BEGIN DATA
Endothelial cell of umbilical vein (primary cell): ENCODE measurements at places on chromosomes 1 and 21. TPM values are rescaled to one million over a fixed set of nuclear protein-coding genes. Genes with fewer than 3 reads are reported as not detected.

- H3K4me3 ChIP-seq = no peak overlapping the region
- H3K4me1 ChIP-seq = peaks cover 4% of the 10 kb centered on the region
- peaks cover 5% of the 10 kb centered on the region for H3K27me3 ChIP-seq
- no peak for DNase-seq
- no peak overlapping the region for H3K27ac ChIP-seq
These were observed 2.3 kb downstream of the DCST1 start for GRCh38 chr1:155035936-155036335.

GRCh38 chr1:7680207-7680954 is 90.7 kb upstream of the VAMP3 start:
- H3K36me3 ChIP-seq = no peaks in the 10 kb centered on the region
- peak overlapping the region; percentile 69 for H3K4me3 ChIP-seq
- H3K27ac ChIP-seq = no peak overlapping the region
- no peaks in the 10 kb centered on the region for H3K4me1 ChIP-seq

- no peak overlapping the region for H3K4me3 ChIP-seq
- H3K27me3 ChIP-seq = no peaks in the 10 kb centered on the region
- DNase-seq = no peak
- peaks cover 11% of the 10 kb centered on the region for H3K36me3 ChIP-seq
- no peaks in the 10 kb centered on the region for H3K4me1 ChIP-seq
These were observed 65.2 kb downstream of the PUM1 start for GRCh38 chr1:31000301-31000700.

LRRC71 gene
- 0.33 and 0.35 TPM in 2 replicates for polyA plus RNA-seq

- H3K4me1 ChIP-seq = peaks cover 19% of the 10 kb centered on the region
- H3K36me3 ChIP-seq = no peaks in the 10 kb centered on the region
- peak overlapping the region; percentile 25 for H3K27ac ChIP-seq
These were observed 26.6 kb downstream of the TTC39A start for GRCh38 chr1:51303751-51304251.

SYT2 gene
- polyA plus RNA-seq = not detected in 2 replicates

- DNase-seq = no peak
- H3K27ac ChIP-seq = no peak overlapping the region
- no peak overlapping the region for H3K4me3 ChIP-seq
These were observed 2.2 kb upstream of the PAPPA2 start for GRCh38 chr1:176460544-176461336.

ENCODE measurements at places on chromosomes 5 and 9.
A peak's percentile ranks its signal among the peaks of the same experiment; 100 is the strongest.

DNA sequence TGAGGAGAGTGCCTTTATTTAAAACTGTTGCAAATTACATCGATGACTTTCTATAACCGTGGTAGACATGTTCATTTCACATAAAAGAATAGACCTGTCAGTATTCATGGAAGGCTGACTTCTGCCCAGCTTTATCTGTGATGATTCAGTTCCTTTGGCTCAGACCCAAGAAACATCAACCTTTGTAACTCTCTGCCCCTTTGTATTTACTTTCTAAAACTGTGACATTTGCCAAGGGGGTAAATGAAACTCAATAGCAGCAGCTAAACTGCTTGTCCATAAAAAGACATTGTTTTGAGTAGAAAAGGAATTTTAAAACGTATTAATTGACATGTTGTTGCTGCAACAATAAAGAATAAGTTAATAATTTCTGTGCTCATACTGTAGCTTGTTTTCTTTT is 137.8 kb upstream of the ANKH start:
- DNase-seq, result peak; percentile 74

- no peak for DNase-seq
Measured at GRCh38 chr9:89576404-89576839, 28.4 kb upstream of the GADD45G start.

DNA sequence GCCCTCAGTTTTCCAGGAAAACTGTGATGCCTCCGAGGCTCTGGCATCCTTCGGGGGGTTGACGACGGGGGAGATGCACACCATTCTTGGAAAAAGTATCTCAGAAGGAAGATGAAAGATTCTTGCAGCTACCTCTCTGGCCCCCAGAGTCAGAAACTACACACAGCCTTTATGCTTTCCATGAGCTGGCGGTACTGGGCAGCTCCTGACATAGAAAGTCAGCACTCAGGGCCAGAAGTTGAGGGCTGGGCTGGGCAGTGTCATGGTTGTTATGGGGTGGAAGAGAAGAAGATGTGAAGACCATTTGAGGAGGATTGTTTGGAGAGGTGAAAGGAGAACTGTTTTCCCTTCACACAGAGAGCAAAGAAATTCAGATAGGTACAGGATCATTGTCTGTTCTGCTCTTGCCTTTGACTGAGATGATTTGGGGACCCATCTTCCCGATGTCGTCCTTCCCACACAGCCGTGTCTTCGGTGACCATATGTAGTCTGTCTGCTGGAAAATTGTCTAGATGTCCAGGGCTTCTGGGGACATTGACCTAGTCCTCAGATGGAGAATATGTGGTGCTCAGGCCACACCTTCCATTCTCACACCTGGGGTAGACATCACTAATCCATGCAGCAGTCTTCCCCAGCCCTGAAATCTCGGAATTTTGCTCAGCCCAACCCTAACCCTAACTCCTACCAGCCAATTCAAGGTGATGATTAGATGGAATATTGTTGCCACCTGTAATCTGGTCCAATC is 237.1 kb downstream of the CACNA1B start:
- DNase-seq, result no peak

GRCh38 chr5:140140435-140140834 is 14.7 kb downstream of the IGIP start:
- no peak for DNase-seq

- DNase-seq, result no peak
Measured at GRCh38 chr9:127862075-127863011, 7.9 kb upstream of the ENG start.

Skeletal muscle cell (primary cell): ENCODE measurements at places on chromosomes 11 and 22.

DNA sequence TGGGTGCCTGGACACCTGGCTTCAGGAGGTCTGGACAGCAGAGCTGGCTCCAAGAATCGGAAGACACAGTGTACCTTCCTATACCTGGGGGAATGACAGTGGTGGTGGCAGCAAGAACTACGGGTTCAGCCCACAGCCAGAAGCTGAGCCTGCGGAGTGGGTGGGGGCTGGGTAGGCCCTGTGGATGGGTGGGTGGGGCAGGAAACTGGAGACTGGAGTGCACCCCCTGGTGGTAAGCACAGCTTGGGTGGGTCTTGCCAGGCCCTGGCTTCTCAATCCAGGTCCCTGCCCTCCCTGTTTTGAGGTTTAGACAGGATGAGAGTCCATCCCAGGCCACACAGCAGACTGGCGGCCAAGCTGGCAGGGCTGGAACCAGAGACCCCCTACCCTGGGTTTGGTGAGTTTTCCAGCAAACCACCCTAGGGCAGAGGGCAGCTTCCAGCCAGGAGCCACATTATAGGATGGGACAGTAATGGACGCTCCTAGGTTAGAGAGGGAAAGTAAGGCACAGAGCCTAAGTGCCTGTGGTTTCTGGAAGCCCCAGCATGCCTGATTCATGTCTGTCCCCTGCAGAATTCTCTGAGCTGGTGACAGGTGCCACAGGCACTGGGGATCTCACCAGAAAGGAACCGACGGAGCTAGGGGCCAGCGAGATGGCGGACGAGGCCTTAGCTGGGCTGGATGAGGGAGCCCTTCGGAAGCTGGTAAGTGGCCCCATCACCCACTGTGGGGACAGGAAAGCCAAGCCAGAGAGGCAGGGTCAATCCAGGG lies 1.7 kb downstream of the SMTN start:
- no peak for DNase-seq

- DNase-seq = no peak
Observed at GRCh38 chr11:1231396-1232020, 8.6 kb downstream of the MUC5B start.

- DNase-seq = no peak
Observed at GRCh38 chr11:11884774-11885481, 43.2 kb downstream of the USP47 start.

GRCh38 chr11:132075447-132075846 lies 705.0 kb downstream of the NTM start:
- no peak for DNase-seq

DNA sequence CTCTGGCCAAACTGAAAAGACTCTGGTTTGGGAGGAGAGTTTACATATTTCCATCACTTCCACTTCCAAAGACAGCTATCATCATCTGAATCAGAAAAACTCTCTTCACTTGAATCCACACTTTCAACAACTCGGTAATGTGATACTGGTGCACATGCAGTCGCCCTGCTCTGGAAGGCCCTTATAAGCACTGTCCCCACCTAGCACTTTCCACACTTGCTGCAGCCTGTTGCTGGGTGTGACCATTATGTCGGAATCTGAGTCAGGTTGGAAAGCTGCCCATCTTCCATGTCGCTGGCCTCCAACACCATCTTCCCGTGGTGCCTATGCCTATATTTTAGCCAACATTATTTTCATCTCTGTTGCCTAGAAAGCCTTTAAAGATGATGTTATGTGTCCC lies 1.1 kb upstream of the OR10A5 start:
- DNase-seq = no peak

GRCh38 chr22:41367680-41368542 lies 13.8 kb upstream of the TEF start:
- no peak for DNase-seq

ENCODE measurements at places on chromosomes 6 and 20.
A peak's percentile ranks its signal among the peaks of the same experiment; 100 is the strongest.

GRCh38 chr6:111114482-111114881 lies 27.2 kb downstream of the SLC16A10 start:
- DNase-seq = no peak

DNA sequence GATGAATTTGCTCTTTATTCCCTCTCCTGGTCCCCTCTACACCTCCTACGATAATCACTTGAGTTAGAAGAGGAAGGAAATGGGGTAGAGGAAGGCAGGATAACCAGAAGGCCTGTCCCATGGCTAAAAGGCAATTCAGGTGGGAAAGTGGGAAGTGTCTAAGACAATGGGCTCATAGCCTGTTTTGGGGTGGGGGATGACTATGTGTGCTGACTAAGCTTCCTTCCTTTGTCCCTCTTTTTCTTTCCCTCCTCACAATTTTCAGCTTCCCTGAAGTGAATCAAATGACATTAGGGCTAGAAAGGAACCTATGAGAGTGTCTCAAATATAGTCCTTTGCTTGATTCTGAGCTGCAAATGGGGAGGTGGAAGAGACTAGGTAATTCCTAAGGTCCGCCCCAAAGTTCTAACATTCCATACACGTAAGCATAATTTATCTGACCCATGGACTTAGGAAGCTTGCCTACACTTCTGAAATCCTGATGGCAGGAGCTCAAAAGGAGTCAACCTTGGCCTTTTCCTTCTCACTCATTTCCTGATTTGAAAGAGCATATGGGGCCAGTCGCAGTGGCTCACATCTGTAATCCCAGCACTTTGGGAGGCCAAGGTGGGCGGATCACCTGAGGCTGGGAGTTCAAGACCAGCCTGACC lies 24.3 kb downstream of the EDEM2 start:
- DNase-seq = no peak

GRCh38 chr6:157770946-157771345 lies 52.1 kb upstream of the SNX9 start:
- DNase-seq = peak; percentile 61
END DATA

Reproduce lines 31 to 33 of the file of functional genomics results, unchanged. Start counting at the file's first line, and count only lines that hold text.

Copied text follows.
ENCODE measurements at places on chromosomes 5 and 9.
A peak's percentile ranks its signal among the peaks of the same experiment; 100 is the strongest.

DNA sequence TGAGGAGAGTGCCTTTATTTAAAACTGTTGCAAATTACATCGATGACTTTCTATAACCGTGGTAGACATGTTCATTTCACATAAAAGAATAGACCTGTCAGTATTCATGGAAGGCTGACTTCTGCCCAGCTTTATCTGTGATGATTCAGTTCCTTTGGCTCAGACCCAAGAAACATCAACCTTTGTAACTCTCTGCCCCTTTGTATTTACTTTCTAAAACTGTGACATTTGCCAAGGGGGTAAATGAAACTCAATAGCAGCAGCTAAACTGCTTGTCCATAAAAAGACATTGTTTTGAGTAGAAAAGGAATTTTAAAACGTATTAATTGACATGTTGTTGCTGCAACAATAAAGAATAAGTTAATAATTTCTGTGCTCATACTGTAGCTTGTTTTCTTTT is 137.8 kb upstream of the ANKH start: